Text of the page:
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Your Vision After 40

Your Vision After 40

At some point after the age of 40, most people will notice changes in their vision. This is a common time when you may start to notice that your eyes are beginning to lose the ability to focus on objects up close, particularly in dim lighting conditions.

The condition to blame for these symptoms is a normal and age-related condition called presbyopia. While everyone gets presbyopia, this isn’t the signal of the end of youth or good vision. There are a variety of effective vision correction options that are specially designed to treat this condition.

Whether you had great vision before or have always worn glasses or contacts, you will be able to overcome the challenges presented by presbyopia. The type of option you can choose will rely on your personal preferences, lifestyle, and your ocular health. Options such as full-time glasses, readers, contact lenses, or a combination of glasses and contact lenses are common.

What You Need to Know About Presbyopia

Presbyopia is a condition caused by age-related changes occurringYour Vision After 40 inside of your eye. As you age, the crystalline lens gets thicker, harder, and loses flexibility. This makes it more difficult to focus on objects up close. You may have to hold the menu or book farther away from you to focus your eyes when reading. This can lead to headaches, fatigue, and eye strain.

Choosing Your Treatment for Presbyopia

Progressive or Bifocal Glasses

This is a great option for presbyopia as long as you are okay with wearing glasses all the time. Bifocals have two prescriptions, one for distance up top and one for near at the bottom of the lens. A line separates these two prescriptions in older lens designs. Progressive lenses contain several lens powers in different areas of the lens, with no noticeable line.

Reading Glasses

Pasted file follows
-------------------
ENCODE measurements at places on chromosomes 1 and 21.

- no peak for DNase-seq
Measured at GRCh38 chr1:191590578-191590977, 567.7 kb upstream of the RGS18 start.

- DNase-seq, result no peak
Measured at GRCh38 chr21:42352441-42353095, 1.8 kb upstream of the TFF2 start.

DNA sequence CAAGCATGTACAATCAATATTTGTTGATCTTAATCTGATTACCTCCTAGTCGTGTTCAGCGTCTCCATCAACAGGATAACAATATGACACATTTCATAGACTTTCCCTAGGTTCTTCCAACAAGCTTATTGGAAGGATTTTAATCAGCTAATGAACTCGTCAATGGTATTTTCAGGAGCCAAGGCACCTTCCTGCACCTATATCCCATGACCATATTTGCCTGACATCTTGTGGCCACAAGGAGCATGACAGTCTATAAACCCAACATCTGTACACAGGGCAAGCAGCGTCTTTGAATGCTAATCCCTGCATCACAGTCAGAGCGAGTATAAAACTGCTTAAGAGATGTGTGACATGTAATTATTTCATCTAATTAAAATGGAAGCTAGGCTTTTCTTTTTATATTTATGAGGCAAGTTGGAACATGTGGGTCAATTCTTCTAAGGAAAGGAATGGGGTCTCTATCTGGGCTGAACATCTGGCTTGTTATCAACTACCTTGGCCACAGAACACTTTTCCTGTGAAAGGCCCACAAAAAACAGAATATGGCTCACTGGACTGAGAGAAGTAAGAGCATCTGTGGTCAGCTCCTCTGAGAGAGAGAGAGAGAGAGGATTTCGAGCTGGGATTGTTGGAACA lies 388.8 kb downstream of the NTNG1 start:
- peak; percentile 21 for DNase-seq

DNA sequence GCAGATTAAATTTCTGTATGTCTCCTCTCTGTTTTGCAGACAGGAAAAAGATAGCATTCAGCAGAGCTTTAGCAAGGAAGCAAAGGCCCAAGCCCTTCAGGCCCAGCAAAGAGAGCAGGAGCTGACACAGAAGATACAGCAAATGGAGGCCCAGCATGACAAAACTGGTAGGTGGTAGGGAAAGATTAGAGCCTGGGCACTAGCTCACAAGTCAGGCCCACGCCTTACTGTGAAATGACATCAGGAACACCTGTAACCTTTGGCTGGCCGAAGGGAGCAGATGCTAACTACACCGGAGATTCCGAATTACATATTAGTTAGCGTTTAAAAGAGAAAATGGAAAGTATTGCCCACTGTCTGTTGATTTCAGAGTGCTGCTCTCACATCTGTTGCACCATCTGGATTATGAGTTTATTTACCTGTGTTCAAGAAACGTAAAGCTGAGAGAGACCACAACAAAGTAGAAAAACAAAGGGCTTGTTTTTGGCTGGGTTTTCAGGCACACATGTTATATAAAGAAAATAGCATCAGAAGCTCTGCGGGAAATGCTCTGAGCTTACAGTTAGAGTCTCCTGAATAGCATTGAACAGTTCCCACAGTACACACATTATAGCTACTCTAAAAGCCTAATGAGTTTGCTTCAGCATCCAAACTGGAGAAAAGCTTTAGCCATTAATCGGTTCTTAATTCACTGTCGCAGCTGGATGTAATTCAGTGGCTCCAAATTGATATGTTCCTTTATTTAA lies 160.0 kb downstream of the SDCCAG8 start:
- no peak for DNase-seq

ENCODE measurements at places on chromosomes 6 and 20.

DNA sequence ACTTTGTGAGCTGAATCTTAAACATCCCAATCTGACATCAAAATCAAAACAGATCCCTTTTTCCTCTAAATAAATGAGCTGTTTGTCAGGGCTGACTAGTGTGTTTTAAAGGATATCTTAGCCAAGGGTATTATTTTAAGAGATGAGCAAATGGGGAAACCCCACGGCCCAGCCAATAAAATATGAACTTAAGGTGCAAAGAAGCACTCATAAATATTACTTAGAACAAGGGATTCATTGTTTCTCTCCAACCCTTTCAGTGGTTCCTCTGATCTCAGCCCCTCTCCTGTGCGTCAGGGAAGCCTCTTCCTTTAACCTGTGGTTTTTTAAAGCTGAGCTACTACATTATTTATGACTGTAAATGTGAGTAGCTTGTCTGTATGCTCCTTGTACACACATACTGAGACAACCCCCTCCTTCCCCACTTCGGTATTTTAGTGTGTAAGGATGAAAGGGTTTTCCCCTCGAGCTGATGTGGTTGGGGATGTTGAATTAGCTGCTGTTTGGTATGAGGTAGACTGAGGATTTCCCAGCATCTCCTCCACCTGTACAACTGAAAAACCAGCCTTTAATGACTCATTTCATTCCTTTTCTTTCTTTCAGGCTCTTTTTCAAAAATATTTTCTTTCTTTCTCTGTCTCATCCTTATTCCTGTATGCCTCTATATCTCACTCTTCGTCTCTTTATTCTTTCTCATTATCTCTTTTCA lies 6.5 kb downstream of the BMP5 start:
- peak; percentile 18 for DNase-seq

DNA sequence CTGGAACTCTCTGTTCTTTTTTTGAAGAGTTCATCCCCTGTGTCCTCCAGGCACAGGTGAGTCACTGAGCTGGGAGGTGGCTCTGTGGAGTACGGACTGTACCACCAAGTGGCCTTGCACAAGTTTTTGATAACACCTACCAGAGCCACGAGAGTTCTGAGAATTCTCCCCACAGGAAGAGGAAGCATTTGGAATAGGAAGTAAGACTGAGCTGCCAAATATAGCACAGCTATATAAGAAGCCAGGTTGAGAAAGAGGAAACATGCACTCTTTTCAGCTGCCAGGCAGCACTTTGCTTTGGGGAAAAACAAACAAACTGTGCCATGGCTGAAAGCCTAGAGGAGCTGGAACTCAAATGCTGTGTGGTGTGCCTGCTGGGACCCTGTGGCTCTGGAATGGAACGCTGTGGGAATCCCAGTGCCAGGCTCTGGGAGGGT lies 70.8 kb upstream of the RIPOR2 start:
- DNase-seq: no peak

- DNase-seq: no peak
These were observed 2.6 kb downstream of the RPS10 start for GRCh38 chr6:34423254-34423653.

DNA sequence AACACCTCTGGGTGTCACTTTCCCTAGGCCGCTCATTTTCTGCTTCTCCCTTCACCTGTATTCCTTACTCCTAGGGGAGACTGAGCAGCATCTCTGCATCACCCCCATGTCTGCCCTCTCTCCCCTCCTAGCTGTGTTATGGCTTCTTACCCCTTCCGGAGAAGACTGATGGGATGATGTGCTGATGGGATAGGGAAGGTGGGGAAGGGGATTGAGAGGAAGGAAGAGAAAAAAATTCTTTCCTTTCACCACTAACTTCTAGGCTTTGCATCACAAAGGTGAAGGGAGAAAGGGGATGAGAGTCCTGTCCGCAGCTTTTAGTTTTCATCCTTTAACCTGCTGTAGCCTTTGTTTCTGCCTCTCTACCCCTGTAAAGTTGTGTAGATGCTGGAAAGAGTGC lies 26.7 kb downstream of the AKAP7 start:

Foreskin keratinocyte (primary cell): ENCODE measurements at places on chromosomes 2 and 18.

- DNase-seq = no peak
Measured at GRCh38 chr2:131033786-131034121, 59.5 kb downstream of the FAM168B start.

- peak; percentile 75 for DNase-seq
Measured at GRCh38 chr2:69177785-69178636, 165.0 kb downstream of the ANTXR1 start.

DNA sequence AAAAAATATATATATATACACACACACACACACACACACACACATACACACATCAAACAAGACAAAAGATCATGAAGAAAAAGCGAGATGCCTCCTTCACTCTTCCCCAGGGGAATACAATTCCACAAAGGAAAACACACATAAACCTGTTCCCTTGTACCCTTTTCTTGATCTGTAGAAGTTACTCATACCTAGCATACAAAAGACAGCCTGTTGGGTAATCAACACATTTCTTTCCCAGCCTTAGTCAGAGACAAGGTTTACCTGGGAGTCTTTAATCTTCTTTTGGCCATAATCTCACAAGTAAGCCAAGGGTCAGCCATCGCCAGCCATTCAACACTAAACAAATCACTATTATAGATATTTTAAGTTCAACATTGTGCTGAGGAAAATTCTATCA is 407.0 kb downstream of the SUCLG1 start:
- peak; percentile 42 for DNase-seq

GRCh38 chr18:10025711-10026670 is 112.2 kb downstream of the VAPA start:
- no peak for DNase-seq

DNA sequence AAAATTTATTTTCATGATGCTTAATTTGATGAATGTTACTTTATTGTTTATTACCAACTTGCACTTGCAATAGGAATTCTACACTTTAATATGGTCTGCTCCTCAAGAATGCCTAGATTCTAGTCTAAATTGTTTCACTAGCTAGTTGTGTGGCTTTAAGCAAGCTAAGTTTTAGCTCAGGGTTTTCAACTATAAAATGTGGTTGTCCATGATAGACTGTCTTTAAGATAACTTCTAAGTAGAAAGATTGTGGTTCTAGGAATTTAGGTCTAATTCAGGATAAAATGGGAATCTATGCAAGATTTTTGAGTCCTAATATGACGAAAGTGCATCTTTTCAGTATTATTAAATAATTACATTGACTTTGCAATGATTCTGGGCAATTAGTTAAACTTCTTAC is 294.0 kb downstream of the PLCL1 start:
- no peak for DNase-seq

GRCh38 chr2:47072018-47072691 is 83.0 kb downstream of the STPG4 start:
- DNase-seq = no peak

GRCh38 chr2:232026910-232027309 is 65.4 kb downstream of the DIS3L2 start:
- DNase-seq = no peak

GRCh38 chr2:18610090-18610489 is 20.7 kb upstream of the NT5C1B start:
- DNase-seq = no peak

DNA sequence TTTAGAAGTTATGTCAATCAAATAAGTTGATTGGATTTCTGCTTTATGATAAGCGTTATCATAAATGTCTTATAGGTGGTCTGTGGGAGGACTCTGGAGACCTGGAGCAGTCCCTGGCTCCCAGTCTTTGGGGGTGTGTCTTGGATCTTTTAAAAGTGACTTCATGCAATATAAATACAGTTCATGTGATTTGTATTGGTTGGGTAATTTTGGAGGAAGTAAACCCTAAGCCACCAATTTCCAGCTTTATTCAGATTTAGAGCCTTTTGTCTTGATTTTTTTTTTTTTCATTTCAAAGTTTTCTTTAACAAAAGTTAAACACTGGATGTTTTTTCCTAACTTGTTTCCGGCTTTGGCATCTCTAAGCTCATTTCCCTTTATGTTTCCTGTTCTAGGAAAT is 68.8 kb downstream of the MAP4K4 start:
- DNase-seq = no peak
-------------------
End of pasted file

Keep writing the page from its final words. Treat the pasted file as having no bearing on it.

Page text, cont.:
Since presbyopia only affects your ability to see up close, reading glasses are a great option to help you see better. These are the best option for someone whose vision is otherwise perfect. You will need to peek over your reading glasses to see at a distance, and if you already wear glasses, you will have to switch between your reading glasses and distance prescription, which is where progressive or bifocal glasses come in handy.

Monovision Contact Lenses

Monovision contact lenses, like single-vision glasses, only have one power. With monovision contact lenses, your eye doctor will give you a distance prescription in one lens and a near vision prescription in the other lens.

Multifocal/Progressive Contact Lenses

A progressive contact lens, like progressive glasses, has multiple powers or prescriptions on a single lens. These will require an adjustment period to get used to your new vision but offers great results. You do not have to tilt your head with multifocal contacts as you would with progressive glasses to find the right spot to see at a distance.

Multifocal lenses are available in various materials, including hard gas permeable, soft, or combining the two in a hybrid lens. With a hybrid lens, you get the clear vision of a gas permeable lens with the comfort of a soft contact lens.

Schedule Your Adult Eye Exam Today

If you are over 40 and have started to struggle with your near vision, schedule an appointment for a comprehensive eye exam with Dittman Eyecare today!

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